Deposits at First Republic Bank fell by more than $100 billion as it looked at its options.

After the bell rang on Monday, shares of First Republic Bank (FRC.N) fell more than 20% as the bank reported that deposits had fallen by more than $100 billion in the first quarter and that it was looking into options like restructuring its balance sheet.

First Republic Bank is a commercial bank and provider of wealth management services headquartered in

April 24 (Reuters) - First Republic Bank (FRC.N) shares sank more than 20% after the closing bell on Monday as it said deposits plunged by more than $100 billion in the first quarter and it was exploring options such as restructuring its balance sheet.

The deposit slump overshadowed profits that beat expectations for the beleaguered company, shored up through deposits from U.S. banking giants last month after two regional lenders collapsed.

San Francisco-based First Republic plans to shrink its balance sheet and slash expenses by cutting executive compensation, paring back office space, and laying off nearly 20% to 25% of employees in the second quarter, it said Monday.

The company also aims to increase its insured deposits and cut borrowings from the Federal Reserve Bank.

"We're taking steps to meaningfully reduce our expenses to align with our focus on reducing the size of the balance sheet," CEO Mike Roffler said in a post-earnings conference call. The briefing lasted less than 15 minutes and ended without executives taking questions from analysts.

Managers' decision to forgo a question-and-answer session with analysts was reminiscent of calls during the 2008 financial crisis, said Timothy Coffey, an analyst at Janney Montgomery Scott LLC who had dialed in.

First Republic also said it was "pursuing strategic options" to help expedite progress on strengthening the bank, without providing details.

The lender was studying all options open to it, according to a person familiar with the matter, speaking on condition of anonymity because the discussions were private.

The source said the bank was looking for the U.S. government to help by convening parties who could potentially play a role in buoying First Republic's fortunes, including private equity firms and big lenders.

First Republic came into intense focus after Silicon Valley Bank (SVB) and Signature Bank collapsed last month, shaking the confidence in U.S. regional banks and prompting customers to move billions of dollars to bigger institutions.

"With the closure of several banks in March, we experienced unprecedented deposit outflows," said Neal Holland, First Republic's finance chief.

Deposits fell to $104.47 billion in the first quarter from $176.43 billion in the fourth quarter despite the lender getting a $30 billion lifeline in combined deposits from U.S. banking heavyweights, including Bank of America Corp. (BAC.N), Citigroup Inc. (C.N), JPMorgan Chase & Co (JPM.N) and Wells Fargo & Co (WFC.N).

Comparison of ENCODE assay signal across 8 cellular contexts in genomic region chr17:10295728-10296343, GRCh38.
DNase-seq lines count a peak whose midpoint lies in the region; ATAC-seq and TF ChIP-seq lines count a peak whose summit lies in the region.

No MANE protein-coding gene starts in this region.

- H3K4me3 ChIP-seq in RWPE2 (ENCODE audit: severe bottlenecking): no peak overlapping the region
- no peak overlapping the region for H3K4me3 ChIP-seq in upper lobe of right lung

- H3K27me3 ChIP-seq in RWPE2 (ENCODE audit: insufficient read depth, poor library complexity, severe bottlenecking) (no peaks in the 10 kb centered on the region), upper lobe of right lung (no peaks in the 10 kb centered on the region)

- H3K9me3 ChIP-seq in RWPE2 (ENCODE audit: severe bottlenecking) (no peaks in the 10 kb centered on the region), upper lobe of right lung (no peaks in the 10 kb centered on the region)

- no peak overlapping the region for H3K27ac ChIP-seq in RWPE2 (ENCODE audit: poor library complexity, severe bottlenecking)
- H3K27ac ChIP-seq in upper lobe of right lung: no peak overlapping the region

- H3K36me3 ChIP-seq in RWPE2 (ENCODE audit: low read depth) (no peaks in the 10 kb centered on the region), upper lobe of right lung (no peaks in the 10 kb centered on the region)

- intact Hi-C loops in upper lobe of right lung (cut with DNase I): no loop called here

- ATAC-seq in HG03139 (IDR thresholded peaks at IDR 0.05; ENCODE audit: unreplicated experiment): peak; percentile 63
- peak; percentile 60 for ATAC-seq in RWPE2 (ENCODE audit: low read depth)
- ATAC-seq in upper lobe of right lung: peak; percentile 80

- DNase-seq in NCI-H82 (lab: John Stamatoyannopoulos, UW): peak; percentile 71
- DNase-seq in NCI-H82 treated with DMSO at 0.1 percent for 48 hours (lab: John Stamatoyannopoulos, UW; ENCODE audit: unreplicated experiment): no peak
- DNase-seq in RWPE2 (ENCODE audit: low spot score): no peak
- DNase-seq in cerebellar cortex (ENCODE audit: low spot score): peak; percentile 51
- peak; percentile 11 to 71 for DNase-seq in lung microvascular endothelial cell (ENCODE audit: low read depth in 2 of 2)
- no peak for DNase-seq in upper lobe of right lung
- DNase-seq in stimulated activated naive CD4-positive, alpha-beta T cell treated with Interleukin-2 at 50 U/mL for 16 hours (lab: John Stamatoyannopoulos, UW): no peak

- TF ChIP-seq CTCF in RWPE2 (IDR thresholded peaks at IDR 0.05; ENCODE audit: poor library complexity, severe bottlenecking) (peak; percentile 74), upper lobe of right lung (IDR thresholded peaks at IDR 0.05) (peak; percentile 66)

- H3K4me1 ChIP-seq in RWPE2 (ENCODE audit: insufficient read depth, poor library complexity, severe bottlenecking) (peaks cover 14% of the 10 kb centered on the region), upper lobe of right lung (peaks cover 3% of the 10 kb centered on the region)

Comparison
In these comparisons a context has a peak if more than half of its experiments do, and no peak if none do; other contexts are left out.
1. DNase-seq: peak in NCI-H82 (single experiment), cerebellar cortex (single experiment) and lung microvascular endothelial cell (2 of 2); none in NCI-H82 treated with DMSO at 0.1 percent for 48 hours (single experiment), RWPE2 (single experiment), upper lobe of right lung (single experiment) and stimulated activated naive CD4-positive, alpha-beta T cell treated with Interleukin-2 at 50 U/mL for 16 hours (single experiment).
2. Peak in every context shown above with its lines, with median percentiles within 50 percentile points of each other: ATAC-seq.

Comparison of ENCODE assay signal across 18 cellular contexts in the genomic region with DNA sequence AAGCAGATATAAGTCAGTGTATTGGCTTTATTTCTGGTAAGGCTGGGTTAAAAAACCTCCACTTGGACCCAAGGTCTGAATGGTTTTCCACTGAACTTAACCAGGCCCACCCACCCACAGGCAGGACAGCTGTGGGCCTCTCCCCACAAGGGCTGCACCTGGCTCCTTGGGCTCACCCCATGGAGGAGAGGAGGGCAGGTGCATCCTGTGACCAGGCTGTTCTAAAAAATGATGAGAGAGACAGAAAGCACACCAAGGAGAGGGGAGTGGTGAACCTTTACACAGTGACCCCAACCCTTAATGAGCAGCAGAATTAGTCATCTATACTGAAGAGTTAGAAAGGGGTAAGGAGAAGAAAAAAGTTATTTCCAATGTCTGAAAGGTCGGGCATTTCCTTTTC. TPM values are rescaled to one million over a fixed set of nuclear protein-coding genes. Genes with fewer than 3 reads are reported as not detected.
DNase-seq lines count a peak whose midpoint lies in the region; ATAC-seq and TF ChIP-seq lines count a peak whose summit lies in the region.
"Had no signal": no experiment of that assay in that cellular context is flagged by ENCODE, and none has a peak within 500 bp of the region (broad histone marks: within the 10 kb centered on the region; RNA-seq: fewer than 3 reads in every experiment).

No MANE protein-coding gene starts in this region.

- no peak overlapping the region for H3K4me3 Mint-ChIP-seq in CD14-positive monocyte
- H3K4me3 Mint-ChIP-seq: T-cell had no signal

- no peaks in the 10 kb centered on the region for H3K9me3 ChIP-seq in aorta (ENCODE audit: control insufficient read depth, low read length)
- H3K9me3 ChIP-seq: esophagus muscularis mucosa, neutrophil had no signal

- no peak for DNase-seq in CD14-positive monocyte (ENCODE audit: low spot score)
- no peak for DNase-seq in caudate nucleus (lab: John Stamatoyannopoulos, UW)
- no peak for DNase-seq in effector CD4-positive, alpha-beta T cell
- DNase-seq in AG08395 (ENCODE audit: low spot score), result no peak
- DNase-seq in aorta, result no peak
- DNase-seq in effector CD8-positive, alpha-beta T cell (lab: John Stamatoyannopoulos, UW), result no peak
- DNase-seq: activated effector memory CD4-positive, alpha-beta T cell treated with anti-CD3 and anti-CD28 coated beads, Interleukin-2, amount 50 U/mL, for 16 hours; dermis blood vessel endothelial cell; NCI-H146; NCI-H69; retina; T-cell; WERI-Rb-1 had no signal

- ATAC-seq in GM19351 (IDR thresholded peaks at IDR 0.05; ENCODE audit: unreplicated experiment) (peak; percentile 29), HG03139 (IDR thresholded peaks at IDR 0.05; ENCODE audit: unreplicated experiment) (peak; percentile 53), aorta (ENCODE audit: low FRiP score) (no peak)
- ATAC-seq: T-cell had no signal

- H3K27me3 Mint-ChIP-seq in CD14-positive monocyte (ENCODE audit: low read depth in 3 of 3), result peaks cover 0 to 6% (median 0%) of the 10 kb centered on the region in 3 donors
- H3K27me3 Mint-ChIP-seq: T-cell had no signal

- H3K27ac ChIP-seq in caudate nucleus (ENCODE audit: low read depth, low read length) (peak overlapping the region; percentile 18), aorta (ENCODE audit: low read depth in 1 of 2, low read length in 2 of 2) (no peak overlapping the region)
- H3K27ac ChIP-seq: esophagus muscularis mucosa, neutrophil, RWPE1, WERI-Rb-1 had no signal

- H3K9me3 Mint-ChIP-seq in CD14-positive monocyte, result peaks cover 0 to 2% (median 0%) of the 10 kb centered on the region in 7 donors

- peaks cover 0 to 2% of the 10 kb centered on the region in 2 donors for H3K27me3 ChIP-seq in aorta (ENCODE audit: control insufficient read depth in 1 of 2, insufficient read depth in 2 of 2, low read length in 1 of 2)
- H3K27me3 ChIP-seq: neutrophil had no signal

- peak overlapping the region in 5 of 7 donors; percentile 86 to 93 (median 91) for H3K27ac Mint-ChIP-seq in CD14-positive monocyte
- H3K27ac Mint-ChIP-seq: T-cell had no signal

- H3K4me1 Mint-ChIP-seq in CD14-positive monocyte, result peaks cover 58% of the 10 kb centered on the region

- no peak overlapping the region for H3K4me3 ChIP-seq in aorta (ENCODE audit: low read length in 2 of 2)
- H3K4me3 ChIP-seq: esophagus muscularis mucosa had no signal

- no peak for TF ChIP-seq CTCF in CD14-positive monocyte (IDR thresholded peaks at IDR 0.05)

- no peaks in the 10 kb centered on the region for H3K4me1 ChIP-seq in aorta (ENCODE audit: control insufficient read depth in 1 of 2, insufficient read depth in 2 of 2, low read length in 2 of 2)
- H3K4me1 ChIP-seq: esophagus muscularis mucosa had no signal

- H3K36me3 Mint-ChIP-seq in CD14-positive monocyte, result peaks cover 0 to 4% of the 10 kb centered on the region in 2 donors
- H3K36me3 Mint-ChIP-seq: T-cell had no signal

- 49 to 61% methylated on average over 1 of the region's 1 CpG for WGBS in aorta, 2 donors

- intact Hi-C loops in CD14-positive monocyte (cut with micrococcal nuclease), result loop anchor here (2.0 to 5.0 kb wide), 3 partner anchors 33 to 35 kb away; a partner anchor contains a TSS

Without the $30 billion of deposits provided by big banks, the decline in deposits would have been almost $102 billion.

"We had estimated net outflow of deposits to be around $40 billion," Coffey told Reuters. "Losing that much in deposits and having to replace them with borrowings is very expensive."

Still, deposits began to steady in the week of March 27 and have remained stable through April 21, the company said.

The lender earned $1.23 a share in the first three months ended March, comfortably above the 85 cents per share analysts estimated for the quarter, according to Refinitiv data.

The results showed the extent of the damage on First Republic after last month's banking crisis, which fueled concern of a panic spreading through the financial system.

It also faces a difficult path to revive its fortunes, banking analysts and industry experts say.

For years, it lured high net-worth clients with preferential rates on mortgages and loans, making it more vulnerable than regional lenders with less-affluent customers.

This will discourage potential buyers of the bank because "a large mortgage portfolio at incredibly low rates generating little revenue is not very attractive," said Robert Conzo, CEO of New York-based investment advisory firm, The Wealth Alliance.

First Republic's loan book and investment portfolio also became less valuable as interest rates rose.

The bank's choices are limited when it comes to selling assets. Divesting the mortgage arm would likely result in losses, while selling the wealth management unit would get rid of one of its most lucrative businesses, said David Smith, an analyst at Autonomous Research.

Wealth management "is one of the strongest parts of the bank remaining, so I think they'd be cautious about selling that," he added.

The bank is looking at ways it can downsize if its attempts to raise new capital fail, Reuters reported last month, citing three people familiar with the matter.

Rating agency Moody's also downgraded First Republic alongside several other banks on Monday. The lender had its rating reduced by three notches, which was more severe than peers including Western Alliance Bancorp (WAL.N), Comerica Inc (CMA.N), and US Bancorp (USB.N).

Investors are combing through results from several regional banks to gauge their health and ability to absorb future financial shocks. The largest U.S. banks reported windfall profits from higher interest payments in the first quarter, largely brushing off the turmoil.

"It's just a really tight picture for First Republic based on its earnings," said Autonomous Research analyst Smith. "Getting the bank in shape will be a lot of work, to put it mildly."


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